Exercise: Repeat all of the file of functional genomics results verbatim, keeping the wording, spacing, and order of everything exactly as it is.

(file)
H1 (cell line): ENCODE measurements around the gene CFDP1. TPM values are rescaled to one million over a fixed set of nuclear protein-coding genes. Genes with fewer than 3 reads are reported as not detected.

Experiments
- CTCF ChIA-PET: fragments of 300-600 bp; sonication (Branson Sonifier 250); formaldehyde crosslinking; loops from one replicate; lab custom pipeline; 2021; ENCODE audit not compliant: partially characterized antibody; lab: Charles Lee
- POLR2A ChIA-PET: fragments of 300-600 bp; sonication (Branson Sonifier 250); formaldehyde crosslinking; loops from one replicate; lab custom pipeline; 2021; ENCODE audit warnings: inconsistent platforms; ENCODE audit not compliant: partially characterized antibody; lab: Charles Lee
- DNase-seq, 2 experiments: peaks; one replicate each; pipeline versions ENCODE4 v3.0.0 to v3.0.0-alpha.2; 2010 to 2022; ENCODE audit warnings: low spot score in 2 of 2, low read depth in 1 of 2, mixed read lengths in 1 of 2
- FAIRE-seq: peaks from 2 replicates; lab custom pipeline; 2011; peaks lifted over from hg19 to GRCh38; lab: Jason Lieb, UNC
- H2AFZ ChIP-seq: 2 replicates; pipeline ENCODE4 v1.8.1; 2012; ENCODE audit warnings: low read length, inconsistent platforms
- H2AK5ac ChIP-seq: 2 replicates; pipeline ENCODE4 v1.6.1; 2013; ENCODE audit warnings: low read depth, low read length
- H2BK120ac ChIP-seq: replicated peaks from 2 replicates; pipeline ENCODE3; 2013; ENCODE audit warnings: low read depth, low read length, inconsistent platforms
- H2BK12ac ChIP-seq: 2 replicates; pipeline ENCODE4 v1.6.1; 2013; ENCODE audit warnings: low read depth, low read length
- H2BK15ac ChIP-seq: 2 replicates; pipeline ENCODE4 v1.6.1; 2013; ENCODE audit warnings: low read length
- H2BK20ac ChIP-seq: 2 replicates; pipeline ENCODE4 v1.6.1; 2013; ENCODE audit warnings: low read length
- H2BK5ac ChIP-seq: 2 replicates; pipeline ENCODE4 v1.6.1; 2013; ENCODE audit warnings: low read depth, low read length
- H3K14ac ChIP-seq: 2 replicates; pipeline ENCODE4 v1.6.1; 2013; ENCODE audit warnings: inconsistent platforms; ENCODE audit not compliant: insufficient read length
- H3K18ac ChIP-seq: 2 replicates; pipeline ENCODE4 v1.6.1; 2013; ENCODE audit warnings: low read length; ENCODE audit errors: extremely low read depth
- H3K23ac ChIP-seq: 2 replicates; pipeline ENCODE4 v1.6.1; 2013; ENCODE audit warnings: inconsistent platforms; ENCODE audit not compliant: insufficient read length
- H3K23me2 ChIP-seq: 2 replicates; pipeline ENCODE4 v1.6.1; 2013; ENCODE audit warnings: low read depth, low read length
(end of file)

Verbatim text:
H1 (cell line): ENCODE measurements around the gene CFDP1. TPM values are rescaled to one million over a fixed set of nuclear protein-coding genes. Genes with fewer than 3 reads are reported as not detected.

Experiments
- CTCF ChIA-PET: fragments of 300-600 bp; sonication (Branson Sonifier 250); formaldehyde crosslinking; loops from one replicate; lab custom pipeline; 2021; ENCODE audit not compliant: partially characterized antibody; lab: Charles Lee
- POLR2A ChIA-PET: fragments of 300-600 bp; sonication (Branson Sonifier 250); formaldehyde crosslinking; loops from one replicate; lab custom pipeline; 2021; ENCODE audit warnings: inconsistent platforms; ENCODE audit not compliant: partially characterized antibody; lab: Charles Lee
- DNase-seq, 2 experiments: peaks; one replicate each; pipeline versions ENCODE4 v3.0.0 to v3.0.0-alpha.2; 2010 to 2022; ENCODE audit warnings: low spot score in 2 of 2, low read depth in 1 of 2, mixed read lengths in 1 of 2
- FAIRE-seq: peaks from 2 replicates; lab custom pipeline; 2011; peaks lifted over from hg19 to GRCh38; lab: Jason Lieb, UNC
- H2AFZ ChIP-seq: 2 replicates; pipeline ENCODE4 v1.8.1; 2012; ENCODE audit warnings: low read length, inconsistent platforms
- H2AK5ac ChIP-seq: 2 replicates; pipeline ENCODE4 v1.6.1; 2013; ENCODE audit warnings: low read depth, low read length
- H2BK120ac ChIP-seq: replicated peaks from 2 replicates; pipeline ENCODE3; 2013; ENCODE audit warnings: low read depth, low read length, inconsistent platforms
- H2BK12ac ChIP-seq: 2 replicates; pipeline ENCODE4 v1.6.1; 2013; ENCODE audit warnings: low read depth, low read length
- H2BK15ac ChIP-seq: 2 replicates; pipeline ENCODE4 v1.6.1; 2013; ENCODE audit warnings: low read length
- H2BK20ac ChIP-seq: 2 replicates; pipeline ENCODE4 v1.6.1; 2013; ENCODE audit warnings: low read length
- H2BK5ac ChIP-seq: 2 replicates; pipeline ENCODE4 v1.6.1; 2013; ENCODE audit warnings: low read depth, low read length
- H3K14ac ChIP-seq: 2 replicates; pipeline ENCODE4 v1.6.1; 2013; ENCODE audit warnings: inconsistent platforms; ENCODE audit not compliant: insufficient read length
- H3K18ac ChIP-seq: 2 replicates; pipeline ENCODE4 v1.6.1; 2013; ENCODE audit warnings: low read length; ENCODE audit errors: extremely low read depth
- H3K23ac ChIP-seq: 2 replicates; pipeline ENCODE4 v1.6.1; 2013; ENCODE audit warnings: inconsistent platforms; ENCODE audit not compliant: insufficient read length
- H3K23me2 ChIP-seq: 2 replicates; pipeline ENCODE4 v1.6.1; 2013; ENCODE audit warnings: low read depth, low read length